"Right, Spy, we want you to help stop the Third Reich"
"Pah. Why should I?"
"Er... the Holocaust?"
"They killed your dad"
Similarly, Half-life 2. You're placed in a world which reiterates, at any opportunity, exactly how brutalised the populance is. Through the actual acting made possible through Valve's tech, we can see in the facial expressions and how they're standing how the world operates. On the other side, the Combine are repressive monsters. Much has been made of scene which introduces the interacting with objects, where a guard knocks a can onto the floor then demands you put it in the bin. While you can obey, what the game actually *wants* you to do is throw it right at him, in an act of rebellion. What a shit, you think.
If placed in that world and given the power, who *wouldn't* want to help overthrow their oppressors? So, no, you don't know why Gordon is in the city or why the Combine have such hate for him. Why does that matter? Rather than taking the line than human life is purely about our pasts and how we got to where we are, it posits that we're more about the situations we find ourselves.
You recall the amusing short IF piece 9:15, which started with you waking up on a bed, with the phone ringing. Someone asks you where the hell you are, as you're meant to be at work. You get ready, washing off the mud and find your way there, only to discover that you're not actually the flat's owner. You're a burgular who fell asleep. The game's simple gag makes the point - we respond to contexual clues which establish our actions. Even with no prehistory, if put in someone elses world with all previous knowledge of what's gone before removed, you'd find yourself acting in a logical way. Half-life 2 takes that insight and runs with it, entirely sidestepping the usual issue of backstory exposition which haunts anyone who attempts to do a more narrative lead game. It realises it doesn't matter how you got there. All that counts is what happens to you when you are, and that you recreate yourself every second by your interactions with the world. In many ways, we're all water flowing down pipes.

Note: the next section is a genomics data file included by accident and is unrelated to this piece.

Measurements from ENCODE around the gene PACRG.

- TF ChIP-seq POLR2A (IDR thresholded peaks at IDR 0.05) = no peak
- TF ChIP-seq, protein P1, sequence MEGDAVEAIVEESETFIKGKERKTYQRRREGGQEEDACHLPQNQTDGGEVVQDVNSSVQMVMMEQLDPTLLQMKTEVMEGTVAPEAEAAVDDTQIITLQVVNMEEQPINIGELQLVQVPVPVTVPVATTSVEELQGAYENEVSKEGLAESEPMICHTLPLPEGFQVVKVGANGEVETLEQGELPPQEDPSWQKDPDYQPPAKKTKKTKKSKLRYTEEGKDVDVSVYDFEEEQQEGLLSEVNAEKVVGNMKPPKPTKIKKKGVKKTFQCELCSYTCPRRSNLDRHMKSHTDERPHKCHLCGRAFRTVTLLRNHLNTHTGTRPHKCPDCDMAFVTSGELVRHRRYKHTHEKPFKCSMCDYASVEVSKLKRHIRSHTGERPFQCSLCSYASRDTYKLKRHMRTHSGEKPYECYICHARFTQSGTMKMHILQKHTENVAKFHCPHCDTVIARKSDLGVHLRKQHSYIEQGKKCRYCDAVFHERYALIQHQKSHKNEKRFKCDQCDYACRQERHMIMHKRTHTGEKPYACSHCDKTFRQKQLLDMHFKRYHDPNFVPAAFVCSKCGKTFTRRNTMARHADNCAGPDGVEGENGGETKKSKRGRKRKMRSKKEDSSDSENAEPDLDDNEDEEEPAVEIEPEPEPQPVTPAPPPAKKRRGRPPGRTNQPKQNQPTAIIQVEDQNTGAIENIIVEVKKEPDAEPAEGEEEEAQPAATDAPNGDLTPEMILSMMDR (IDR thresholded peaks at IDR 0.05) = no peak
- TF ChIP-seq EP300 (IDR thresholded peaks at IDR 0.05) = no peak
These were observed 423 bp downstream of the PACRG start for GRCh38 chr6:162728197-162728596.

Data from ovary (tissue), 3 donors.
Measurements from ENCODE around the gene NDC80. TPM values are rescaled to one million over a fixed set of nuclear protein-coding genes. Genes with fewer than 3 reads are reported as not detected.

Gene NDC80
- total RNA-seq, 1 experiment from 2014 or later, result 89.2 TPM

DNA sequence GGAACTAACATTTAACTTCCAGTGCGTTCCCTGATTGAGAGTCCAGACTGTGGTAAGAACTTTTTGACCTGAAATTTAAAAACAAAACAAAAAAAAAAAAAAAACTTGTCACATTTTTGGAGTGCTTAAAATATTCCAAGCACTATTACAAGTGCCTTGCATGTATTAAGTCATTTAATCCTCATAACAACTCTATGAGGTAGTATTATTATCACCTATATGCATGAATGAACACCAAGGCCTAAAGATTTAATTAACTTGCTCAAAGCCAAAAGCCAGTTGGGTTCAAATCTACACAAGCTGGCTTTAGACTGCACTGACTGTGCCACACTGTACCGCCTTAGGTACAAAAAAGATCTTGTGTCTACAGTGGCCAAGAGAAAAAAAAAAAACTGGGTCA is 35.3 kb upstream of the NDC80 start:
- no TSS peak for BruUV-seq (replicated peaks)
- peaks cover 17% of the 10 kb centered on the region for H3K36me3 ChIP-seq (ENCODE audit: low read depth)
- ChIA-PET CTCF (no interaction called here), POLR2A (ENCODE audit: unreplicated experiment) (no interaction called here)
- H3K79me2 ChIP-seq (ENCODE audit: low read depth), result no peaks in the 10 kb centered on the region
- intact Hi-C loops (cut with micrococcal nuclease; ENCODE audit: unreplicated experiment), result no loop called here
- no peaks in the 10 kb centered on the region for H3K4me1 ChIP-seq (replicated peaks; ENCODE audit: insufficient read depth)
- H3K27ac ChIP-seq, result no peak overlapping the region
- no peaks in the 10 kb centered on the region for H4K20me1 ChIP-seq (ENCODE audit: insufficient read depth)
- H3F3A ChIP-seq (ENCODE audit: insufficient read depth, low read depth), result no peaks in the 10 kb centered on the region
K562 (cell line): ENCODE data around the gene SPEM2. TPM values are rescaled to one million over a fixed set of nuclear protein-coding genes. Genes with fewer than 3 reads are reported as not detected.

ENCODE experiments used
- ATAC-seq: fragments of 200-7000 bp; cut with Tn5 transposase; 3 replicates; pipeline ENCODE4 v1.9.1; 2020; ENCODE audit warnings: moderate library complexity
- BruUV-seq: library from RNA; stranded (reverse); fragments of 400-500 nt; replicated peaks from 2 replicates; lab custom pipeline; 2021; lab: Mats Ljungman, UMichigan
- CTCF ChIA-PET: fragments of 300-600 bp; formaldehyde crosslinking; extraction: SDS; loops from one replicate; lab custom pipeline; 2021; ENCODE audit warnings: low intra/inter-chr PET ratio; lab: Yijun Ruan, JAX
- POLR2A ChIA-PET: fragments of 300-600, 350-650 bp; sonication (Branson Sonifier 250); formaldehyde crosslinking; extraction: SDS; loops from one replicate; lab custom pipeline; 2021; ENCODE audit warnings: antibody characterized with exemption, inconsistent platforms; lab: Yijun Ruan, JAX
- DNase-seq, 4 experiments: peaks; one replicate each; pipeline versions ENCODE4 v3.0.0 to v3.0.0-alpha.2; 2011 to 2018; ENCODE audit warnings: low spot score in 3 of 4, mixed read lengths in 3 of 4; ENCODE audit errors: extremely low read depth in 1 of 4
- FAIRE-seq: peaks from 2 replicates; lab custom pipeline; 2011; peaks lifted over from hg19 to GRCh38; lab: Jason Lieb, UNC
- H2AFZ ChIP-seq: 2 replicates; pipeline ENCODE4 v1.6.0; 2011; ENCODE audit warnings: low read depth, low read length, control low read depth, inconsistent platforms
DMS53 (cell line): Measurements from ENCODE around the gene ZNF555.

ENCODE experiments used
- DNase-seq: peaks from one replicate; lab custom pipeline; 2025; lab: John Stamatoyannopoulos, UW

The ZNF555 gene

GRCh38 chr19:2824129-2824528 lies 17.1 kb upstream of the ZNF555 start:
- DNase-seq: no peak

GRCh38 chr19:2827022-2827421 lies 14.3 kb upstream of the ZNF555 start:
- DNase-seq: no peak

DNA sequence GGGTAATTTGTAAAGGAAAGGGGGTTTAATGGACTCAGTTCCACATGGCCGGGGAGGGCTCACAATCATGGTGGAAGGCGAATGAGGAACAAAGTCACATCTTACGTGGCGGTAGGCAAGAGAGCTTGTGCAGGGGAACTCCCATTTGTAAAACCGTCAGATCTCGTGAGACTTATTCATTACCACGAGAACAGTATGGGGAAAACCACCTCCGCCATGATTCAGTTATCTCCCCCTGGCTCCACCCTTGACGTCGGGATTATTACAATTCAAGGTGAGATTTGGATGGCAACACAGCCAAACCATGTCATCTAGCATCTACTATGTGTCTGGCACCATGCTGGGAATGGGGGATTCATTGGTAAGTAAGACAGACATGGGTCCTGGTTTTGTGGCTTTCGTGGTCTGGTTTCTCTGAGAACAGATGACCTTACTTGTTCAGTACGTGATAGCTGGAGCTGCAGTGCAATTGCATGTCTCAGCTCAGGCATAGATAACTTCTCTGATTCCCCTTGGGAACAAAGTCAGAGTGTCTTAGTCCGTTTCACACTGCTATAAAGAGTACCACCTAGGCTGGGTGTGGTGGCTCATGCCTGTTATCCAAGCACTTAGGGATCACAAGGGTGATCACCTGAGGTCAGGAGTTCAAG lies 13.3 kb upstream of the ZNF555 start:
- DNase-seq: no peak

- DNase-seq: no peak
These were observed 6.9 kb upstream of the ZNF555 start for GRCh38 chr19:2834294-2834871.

In fact, this means that Valve have entire embraced their technological structure on a philosophical level. Half-life is a linear shooter, so at any point there's only one way to go. This is also true on both the physical and emotional planes. If placed here, and presented with certain stimulus... well, there's only one reasonable way to go, yes?
Half-life 2 doesn't do something as simple as telling a story. It doesn't need to. It does something unique to the form of games, which no other form can attempt to match. Rather than trying to ape other linear narratives, it teaches that there's more than one kind of linear narrative, and other types are far more applicable to games than the most obvious. It certainly creates for itself a strong position in my continuing "Games' best method for imparting narrative is Context" theory.
Essentially, how the Combine came to power is of far less interest than what you see them doing after there. After all, imagine a game set in Iraq with you as a Bedouin whose village has been bombed to shit. That game isn't going to be about the globalpoltical reasons why your Uncle or whoever has been blown into pieces: it's going to be about your reactions to the events.
The shotgun is also good.
Kieron Gillen's Workblog, foo'.